• ISO may need to communicate an acceptable risk profile to nonfire service personnel
        • Pace: slow, methodical, and intellectual approach
    • Figure 15-4 A slow, methodical, and intellectual approach is the best pace for hazmat incidents.
    • Applying the ISO Action Model at Hazmat Incidents (con’t.)
      • Recon evaluation at the hazmat incident
        • Confirm initial zoning and isolation upon arrival and assignment
        • Verify that defined zones and gateways are appropriate
        • ASO-HM should consult a technical reference specialist as necessary
    • Applying the ISO Action Model at Hazmat Incidents (con’t.)
      • Recon evaluation (con’t.)
        • Define the principal hazard
          • Dictated by the chemical involved
        • Define environmental integrity
          • Weather, infrastructure stability, container condition, hazardous energy
        • Define physical surroundings
          • Location defines impact of surroundings
    • Applying the ISO Action Model at Hazmat Incidents (con’t.)
      • Recon evaluation (con’t.)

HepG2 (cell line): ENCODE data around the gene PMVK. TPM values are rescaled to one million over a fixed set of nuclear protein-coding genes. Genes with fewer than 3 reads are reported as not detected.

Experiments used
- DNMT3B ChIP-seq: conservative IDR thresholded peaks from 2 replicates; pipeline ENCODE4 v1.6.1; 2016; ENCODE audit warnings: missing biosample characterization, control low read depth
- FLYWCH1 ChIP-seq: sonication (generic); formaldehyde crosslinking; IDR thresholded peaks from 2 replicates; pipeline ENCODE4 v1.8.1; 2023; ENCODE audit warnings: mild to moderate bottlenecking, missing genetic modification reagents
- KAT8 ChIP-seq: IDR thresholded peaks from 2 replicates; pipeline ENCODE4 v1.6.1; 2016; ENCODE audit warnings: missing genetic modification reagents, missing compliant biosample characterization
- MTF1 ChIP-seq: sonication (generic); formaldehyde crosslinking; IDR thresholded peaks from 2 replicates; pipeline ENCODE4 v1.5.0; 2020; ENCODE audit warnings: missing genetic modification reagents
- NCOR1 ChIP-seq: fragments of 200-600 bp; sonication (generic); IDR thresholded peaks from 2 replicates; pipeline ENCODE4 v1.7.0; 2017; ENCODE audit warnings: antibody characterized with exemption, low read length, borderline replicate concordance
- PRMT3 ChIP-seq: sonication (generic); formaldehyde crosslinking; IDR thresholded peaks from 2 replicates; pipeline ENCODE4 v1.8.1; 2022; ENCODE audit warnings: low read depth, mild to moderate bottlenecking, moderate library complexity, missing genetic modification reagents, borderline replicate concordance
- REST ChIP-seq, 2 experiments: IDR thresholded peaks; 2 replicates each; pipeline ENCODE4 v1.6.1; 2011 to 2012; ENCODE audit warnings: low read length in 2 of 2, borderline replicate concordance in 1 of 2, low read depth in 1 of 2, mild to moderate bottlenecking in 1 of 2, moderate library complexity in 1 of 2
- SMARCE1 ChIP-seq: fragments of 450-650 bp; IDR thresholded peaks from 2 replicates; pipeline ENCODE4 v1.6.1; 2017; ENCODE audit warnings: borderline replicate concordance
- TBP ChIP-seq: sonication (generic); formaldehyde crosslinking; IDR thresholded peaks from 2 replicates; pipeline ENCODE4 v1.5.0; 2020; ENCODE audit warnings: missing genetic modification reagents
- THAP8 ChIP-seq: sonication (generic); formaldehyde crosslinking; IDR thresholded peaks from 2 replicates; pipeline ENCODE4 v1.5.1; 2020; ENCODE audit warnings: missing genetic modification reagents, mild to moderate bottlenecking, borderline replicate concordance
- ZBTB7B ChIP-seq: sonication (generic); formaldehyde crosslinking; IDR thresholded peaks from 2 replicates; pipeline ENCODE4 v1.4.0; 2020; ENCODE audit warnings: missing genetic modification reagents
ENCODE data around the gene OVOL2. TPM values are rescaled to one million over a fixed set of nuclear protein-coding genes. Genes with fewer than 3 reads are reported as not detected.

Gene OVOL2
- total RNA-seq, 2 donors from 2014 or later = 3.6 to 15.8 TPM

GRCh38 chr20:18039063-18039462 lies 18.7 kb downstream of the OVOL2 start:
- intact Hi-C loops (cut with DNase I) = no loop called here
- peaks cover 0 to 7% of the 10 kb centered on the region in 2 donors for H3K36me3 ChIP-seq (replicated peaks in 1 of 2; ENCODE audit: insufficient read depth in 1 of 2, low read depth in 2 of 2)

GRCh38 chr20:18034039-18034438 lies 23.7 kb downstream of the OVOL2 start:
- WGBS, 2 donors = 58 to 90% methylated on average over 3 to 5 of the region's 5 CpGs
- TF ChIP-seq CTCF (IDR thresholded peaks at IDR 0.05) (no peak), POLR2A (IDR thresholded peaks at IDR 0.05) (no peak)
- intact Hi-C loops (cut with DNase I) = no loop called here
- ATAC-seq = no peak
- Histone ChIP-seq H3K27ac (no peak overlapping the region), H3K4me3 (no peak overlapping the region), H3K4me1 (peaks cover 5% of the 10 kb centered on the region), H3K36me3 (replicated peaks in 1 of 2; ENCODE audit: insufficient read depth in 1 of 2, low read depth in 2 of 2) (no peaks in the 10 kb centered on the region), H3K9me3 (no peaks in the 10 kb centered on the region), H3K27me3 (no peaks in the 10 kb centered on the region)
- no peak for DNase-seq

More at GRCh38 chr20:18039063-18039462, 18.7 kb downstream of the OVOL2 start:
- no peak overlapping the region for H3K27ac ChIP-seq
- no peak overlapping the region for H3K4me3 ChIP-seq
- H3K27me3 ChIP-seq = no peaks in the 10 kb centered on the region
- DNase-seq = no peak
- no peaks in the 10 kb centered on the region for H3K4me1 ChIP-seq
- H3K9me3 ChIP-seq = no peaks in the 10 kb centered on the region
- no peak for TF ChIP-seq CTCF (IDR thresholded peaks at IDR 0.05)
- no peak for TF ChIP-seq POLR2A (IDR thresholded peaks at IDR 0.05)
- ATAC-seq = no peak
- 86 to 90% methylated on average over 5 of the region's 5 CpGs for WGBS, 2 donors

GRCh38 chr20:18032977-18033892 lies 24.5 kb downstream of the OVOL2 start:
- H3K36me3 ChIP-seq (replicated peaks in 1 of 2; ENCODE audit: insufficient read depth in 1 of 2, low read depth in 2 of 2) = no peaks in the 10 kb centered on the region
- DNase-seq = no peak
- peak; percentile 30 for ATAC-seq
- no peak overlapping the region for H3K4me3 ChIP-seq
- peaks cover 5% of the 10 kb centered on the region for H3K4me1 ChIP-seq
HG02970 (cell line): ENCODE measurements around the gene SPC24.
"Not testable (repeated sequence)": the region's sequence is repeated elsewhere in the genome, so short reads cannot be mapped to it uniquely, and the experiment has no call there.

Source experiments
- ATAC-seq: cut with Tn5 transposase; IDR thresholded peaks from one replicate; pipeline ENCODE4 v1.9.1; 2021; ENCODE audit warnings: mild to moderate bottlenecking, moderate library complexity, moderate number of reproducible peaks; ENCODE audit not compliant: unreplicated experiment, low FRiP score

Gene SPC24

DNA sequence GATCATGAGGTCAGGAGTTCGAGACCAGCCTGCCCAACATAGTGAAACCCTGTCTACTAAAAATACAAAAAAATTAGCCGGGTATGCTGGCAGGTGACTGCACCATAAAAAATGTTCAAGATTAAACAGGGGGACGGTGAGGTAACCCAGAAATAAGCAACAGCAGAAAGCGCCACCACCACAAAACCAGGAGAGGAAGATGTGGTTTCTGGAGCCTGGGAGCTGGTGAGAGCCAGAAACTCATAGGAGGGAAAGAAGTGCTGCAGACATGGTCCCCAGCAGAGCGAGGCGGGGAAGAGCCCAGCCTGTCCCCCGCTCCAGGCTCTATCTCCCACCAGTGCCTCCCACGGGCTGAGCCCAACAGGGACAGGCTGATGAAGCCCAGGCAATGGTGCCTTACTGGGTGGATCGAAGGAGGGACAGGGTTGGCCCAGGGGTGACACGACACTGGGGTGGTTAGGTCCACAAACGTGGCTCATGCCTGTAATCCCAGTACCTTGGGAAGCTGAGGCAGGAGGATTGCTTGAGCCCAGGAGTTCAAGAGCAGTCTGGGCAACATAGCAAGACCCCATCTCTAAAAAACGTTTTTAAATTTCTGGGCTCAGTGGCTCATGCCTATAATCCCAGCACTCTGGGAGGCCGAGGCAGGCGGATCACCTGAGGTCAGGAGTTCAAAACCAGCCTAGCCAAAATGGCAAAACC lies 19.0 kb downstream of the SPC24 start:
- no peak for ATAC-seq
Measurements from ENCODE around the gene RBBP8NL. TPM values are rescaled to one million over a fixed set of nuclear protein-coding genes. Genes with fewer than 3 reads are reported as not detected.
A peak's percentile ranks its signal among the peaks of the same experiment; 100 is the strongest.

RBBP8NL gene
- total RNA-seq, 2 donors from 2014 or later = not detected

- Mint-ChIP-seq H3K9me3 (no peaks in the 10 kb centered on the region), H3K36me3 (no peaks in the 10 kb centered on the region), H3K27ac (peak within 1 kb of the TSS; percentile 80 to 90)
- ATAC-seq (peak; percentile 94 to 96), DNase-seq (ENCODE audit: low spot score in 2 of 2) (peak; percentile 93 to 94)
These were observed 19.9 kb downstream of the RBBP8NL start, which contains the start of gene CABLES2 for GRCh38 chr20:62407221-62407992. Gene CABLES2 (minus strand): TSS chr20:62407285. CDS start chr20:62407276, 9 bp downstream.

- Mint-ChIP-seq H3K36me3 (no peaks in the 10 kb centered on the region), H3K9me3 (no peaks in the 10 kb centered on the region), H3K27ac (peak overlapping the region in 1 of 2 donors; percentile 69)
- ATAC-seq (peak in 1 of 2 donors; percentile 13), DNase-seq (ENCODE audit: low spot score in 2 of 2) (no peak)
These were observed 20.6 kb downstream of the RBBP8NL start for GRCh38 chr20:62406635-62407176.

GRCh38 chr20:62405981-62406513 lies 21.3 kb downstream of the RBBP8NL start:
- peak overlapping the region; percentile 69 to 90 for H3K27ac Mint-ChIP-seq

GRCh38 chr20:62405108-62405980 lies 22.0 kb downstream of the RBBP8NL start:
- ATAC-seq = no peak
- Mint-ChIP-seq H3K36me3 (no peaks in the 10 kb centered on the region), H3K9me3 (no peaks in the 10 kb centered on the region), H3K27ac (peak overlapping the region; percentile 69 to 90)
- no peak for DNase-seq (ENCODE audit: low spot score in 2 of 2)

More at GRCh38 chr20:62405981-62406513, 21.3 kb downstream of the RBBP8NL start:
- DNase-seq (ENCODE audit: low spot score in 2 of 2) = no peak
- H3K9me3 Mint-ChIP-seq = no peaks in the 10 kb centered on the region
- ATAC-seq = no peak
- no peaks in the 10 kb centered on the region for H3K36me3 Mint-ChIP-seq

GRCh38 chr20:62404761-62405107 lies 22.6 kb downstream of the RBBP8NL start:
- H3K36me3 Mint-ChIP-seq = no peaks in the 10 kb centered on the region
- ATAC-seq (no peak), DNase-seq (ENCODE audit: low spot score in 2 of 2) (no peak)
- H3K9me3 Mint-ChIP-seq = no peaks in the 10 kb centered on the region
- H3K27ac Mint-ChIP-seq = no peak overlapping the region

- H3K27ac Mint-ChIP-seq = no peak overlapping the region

• Crew exposure to hazards
          • Physical hazards +- Chemical properties + Crew mitigation efforts = Crew hazard exposure
          • ASO-HM in best position to evaluate tools, teams, and rapid withdrawal factors
          • Rapid intervention is far from rapid at hazmat incidents: ensure clear direction for activation
    • Applying the ISO Action Model at Hazmat Incidents (con’t.)
      • Resource evaluation at the hazmat incident
        • Time
          • On-scene time may not be practical: manage impacts of time passage
          • Reflex time for any unplanned event is delayed
        • Personnel
          • Determine adequate training for task
        • Equipment
          • May need on-the-spot training for specialized equipment
    • Applying the ISO Action Model at Hazmat Incidents (con’t.)
      • Report issues at the hazmat incident
        • Tech-level stabilization effort requires formal delivery and development of
          • Written site safety plan
          • Safety briefings
        • 15-minute rule for face-to-face communication is impractical
          • Keep unit log for documentation
          • Hazmat documentation not subject to statute of limitations
    • Applying the ISO Action Model at Hazmat Incidents (con’t.)
      • Report issues (con’t.)
        • Federal requirements for site safety plan include:
          • Safety, health, and hazard risk analysis
          • Site organization
          • Identification of PPE type required for task
          • Medical monitoring procedures